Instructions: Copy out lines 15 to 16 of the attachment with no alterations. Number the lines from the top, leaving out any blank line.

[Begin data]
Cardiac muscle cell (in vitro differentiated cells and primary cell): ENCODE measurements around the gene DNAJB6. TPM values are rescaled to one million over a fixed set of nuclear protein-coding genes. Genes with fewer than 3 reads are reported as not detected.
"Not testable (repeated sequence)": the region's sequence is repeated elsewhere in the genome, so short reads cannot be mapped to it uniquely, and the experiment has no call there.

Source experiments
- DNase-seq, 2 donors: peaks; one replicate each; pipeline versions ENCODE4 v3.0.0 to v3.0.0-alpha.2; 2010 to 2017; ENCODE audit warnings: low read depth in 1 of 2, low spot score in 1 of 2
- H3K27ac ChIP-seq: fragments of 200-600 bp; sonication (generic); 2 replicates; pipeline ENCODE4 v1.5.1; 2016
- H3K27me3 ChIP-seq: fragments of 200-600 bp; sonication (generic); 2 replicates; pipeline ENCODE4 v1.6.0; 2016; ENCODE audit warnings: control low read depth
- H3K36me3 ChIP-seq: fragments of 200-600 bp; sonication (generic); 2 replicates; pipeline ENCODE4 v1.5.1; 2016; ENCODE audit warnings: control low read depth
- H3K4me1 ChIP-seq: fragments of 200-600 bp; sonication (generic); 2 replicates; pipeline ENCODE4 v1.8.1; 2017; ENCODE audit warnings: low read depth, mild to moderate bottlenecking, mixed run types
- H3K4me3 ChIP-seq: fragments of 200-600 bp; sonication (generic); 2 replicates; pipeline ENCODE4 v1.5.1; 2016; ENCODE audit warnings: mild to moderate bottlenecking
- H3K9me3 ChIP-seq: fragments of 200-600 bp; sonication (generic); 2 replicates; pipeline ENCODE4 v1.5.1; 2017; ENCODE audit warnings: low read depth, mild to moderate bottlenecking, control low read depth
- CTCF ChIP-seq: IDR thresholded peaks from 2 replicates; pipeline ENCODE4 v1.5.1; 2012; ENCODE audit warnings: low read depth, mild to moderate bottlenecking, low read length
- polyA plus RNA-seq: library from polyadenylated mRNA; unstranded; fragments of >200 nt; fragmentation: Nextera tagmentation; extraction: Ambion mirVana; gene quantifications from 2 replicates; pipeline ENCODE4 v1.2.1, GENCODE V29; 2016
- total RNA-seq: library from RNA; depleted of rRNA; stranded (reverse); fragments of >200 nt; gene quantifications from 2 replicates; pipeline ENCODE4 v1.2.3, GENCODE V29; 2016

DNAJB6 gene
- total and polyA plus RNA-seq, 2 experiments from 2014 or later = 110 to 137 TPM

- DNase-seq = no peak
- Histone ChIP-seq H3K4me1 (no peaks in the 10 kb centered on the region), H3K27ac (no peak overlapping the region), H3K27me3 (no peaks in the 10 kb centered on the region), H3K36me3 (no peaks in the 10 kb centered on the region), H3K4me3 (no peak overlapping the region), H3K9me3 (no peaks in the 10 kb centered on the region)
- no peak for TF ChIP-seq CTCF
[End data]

- total and polyA plus RNA-seq, 2 experiments from 2014 or later = 110 to 137 TPM

- DNase-seq = no peak